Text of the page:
Stipend

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Marianne Bernadotte about to present the 2016 stipends from the Marianne & Sigvard Bernadotte Art Fund at Waldemarsudde

A stipend is a form of salary, such as for an internship or apprenticeship.[1] It is often distinct from a wage or a salary because it does not necessarily represent payment for work performed; instead it represents a payment that enables somebody to be exempt partly or wholly from waged or salaried employment in order to undertake a role that is normally unpaid (e.g. a magistrate in the United Kingdom) or voluntary, or which cannot be measured in terms of a task (e.g. members of the clergy). [2][3]

Stipends are usually lower than what would be expected as a permanent salary for similar work. This is because the stipend is complemented by other benefits such as accreditation, instruction, food, and/or accommodation. Some University Graduate schools make stipend payments to help students have the time and funds to earn their academic degree (i.e. master's and doctoral degrees). Universities usually refer to money paid to graduate students as a stipend, rather than as wages, to reflect complementary benefits.[4][5] Some schools give stipend for any degree. Stipendiary is to receive a stipend.

Background[edit]

The UK government is committed to getting two million more girls into school in Pakistan by 2015. UK aid has already helped more than 590,000 girls in Khyber Pakhtunkhwa stay in school over the last few years by giving them small cash stipends.[6]

Stipends may be used by non-profits or organizations working with oppressed, or other less-represented groups of people such as youth. These organizations may stipend youth at a higher rate than local minimum wage rates, or living wage, to empower them to enter the workforce. This type of stipend normally lasts for less than a year.[7][8]

Church Stipends[edit]

In some Catholic jurisdictions and parishes, a Mass Stipend is a payment made by members of the church, which is generally nominal, to a priest for saying a Mass, that is a Mass not done in his normal course of work.[9] Although as it is considered simony to demand payment for a sacrament, as stipends are seen as gifts.[10]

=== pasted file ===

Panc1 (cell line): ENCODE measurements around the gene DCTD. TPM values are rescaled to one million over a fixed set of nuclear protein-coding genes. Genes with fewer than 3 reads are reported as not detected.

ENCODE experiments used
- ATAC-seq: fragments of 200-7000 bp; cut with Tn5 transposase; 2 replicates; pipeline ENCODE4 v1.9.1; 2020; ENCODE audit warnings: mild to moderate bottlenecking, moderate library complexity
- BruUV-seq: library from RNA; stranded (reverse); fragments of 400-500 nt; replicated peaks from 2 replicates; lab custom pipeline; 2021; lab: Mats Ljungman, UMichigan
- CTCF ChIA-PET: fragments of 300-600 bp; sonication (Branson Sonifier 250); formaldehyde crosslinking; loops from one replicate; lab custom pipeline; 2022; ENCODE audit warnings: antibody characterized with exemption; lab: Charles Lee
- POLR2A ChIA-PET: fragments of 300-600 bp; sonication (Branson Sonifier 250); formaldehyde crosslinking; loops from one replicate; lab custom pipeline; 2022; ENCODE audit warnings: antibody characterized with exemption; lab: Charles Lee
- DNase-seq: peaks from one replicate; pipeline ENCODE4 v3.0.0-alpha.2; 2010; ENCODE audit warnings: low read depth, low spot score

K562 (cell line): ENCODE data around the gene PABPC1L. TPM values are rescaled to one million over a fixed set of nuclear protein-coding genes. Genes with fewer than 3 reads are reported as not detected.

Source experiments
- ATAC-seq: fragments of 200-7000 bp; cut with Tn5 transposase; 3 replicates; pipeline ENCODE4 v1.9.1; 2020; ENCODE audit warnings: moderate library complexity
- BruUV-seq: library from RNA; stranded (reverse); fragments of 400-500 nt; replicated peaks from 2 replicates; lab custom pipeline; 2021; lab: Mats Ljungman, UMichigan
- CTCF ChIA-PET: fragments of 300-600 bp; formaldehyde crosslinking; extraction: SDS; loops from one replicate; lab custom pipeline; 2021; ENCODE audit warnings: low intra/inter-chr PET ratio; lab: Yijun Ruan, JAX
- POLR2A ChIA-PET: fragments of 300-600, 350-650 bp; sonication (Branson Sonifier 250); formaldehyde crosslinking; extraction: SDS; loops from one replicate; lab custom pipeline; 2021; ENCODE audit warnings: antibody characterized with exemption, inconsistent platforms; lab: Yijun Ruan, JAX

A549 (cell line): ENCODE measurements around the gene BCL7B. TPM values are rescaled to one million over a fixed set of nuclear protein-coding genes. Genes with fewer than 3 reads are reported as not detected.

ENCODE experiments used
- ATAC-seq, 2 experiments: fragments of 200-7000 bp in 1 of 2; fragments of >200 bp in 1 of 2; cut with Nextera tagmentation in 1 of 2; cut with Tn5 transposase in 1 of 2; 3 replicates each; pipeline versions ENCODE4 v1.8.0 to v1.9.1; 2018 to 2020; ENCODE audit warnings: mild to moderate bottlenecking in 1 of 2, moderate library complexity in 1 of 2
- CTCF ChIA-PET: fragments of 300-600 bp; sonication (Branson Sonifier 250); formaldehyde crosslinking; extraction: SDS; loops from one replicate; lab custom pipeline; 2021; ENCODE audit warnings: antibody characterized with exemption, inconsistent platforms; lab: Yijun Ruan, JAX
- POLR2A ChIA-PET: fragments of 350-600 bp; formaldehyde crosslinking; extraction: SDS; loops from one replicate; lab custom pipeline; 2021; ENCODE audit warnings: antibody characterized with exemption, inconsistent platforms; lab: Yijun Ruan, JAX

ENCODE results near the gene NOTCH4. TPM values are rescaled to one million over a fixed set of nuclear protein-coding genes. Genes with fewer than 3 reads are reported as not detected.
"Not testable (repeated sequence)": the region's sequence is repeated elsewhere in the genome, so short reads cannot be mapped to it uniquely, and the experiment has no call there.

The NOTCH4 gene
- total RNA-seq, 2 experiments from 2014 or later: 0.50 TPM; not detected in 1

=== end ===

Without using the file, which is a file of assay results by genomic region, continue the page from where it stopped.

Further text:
Stipend has a specific, different, use in the Church of England, meaning the salary of a stipendiary minister, one who receives payment directly from the diocese (as opposed to other forms of disbursement such as free use of a house in return for clerical duties, known as house-for-duty). A non-stipendiary minister (increasingly being termed a self-supporting minister or an ordained local minister) is therefore one who is licensed to perform clerical duties but without receiving any kind of payment from the diocese — although non-stipendiary ministers often receive reimbursement of expenses incurred in pursuit of their duties, e.g. travel, postage, and telephone costs. Non-stipendiary ministers normally depend on secular employment or pensions for their income and are often unavailable for pastoral duties when they are fulfilling their obligations to their employer. A minister in secular employment, on the other hand, is a minister who exercises a significant ministry in and through their work. This is distinct from chaplaincy.[11][12][13][14]

See also[edit]

References[edit]